Capitol Hill Baptist Church in Washington, DC, filed a lawsuit last September against Mayor Muriel Bowser over the city’s restrictions on churches meeting inside or outside buildings. The ordinance limited congregants to no more than 100 people. The church has a membership of 850 people.
The church alleged that the city treated congregants differently than it treated protesters — limiting church gatherings but allowing mass anti-police protests. The church wanted to be allowed to meet outdoors as protestors were allowed to do. The mayor appeared at an anti-police rally in June 2020 while the ban on church gatherings was in effect.
The U.S. Department of Justice under President Donald Trump submitted a statement of interest in the case, which stated that the U.S. Constitution and federal law requires the city to accommodate the church’s effort to meet outdoors. The U.S. District Court for the District of Columbia granted the church a preliminary injunction against the city ordinance.
Sources reported that the city has settled with the church. D.C. won’t enforce current or future restrictions on worship against Capitol Hill Baptist and agreed to pay $220,000 in attorney’s fees and costs. Although the city “denies all liability and all factual claims,” Acting Deputy Attorney General Fernando Amarillas said that “it will not impose restrictions on CHBC that are more restrictive than [those] on comparable secular activities.”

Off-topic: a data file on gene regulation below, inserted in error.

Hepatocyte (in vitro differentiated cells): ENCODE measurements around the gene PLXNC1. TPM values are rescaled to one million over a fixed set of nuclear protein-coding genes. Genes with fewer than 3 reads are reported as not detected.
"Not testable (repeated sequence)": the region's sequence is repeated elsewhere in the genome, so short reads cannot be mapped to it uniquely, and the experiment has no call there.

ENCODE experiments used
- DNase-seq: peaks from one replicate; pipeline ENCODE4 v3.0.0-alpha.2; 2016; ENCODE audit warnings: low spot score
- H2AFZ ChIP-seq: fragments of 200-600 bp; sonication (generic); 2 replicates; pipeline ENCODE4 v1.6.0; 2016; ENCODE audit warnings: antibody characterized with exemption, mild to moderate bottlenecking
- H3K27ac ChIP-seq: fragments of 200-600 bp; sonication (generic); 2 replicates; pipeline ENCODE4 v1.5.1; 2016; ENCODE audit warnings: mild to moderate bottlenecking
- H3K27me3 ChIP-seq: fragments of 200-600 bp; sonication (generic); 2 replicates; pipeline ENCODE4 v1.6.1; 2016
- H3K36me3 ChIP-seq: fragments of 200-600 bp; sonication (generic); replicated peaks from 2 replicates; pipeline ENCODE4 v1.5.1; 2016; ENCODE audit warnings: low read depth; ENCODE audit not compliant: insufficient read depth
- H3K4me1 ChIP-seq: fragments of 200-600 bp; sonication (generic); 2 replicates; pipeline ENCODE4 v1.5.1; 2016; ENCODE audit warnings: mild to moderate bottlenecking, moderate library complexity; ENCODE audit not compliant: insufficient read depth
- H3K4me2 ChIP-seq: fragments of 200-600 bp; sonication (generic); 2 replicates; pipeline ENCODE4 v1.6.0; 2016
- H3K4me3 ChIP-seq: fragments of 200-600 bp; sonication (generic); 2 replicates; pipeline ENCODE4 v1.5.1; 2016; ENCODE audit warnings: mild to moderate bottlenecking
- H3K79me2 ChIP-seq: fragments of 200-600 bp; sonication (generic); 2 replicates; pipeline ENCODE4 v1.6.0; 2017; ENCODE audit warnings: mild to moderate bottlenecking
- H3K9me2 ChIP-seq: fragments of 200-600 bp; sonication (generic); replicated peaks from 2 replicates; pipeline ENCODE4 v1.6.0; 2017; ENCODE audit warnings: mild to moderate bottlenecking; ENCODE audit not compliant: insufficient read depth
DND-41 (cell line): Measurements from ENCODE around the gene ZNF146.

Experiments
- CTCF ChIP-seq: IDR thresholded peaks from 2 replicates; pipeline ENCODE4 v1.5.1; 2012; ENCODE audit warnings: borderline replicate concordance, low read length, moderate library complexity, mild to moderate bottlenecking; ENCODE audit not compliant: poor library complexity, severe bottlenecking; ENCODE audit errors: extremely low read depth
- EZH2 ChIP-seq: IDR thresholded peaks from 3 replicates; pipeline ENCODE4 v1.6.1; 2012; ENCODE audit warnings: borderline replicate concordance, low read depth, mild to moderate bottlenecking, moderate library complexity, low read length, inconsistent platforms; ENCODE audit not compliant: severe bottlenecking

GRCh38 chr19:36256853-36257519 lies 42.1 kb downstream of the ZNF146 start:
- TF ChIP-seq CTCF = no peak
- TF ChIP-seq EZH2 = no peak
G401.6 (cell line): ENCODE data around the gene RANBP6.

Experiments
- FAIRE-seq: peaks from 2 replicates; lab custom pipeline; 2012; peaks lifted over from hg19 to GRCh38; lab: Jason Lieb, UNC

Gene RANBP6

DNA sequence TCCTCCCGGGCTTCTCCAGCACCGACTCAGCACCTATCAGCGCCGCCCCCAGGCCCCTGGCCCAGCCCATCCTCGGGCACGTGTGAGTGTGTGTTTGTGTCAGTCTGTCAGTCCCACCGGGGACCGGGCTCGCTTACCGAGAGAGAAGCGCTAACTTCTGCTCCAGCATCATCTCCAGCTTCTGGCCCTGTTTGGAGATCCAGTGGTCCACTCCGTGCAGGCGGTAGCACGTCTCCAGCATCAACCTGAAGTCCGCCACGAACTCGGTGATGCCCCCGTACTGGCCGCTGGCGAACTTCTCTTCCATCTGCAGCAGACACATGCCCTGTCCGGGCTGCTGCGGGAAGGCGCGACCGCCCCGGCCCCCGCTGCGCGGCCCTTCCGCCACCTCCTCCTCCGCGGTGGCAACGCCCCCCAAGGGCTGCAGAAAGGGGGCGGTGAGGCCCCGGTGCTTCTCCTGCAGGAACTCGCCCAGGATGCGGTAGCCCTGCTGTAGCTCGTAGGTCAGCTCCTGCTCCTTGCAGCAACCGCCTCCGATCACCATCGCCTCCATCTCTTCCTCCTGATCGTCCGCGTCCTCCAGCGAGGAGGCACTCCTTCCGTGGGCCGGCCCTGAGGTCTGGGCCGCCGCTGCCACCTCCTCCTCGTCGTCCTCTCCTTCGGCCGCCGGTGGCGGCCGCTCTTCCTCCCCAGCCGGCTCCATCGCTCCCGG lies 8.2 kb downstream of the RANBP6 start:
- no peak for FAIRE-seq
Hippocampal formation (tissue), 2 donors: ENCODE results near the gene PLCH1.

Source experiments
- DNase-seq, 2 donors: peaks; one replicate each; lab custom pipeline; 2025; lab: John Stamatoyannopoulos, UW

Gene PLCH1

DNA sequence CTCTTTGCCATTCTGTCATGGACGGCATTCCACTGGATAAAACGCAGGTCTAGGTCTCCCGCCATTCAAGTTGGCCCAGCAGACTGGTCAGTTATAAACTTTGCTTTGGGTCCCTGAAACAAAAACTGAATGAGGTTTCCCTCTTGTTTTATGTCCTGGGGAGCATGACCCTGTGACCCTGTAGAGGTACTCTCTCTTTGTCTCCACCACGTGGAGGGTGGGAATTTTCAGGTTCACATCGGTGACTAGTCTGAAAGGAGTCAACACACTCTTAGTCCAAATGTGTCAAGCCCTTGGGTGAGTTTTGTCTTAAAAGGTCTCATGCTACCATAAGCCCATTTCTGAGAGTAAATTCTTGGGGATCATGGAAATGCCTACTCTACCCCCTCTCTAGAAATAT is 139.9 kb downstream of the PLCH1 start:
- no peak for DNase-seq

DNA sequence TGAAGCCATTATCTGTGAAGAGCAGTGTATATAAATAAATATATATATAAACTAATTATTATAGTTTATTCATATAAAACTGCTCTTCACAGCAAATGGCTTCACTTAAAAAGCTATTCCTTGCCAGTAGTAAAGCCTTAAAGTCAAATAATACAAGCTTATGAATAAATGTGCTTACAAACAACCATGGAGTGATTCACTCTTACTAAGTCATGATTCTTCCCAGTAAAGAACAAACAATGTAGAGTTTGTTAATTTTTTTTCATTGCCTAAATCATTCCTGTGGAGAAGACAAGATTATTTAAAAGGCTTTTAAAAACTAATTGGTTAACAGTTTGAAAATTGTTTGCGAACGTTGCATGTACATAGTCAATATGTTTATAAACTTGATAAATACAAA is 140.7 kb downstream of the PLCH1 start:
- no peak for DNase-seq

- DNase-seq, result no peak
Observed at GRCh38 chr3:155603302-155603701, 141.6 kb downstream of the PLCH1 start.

WilmerHale LLP and First Liberty Institute represent the church.
“All Capitol Hill Baptist Church ever asked is for equal treatment under the law so they could meet together safely as a church,” First Liberty attorney Hiram Sasser said. “The church is relieved and grateful that this ordeal is behind them. Government officials need to know that illegal restrictions on First Amendment rights are intolerable and costly.”
Churches across the country have challenged the government COVID-19 restrictions on attendance and worship.
The U.S. Supreme Court struck down some of those restrictions. For example, the court ruled that New York Governor Andrew Cuomo’s COVID-19 restrictions were harsher against houses of worship than on secular establishments. The court also remanded cases and asked lower courts reconsider rulings against churches in light of the its New York ruling.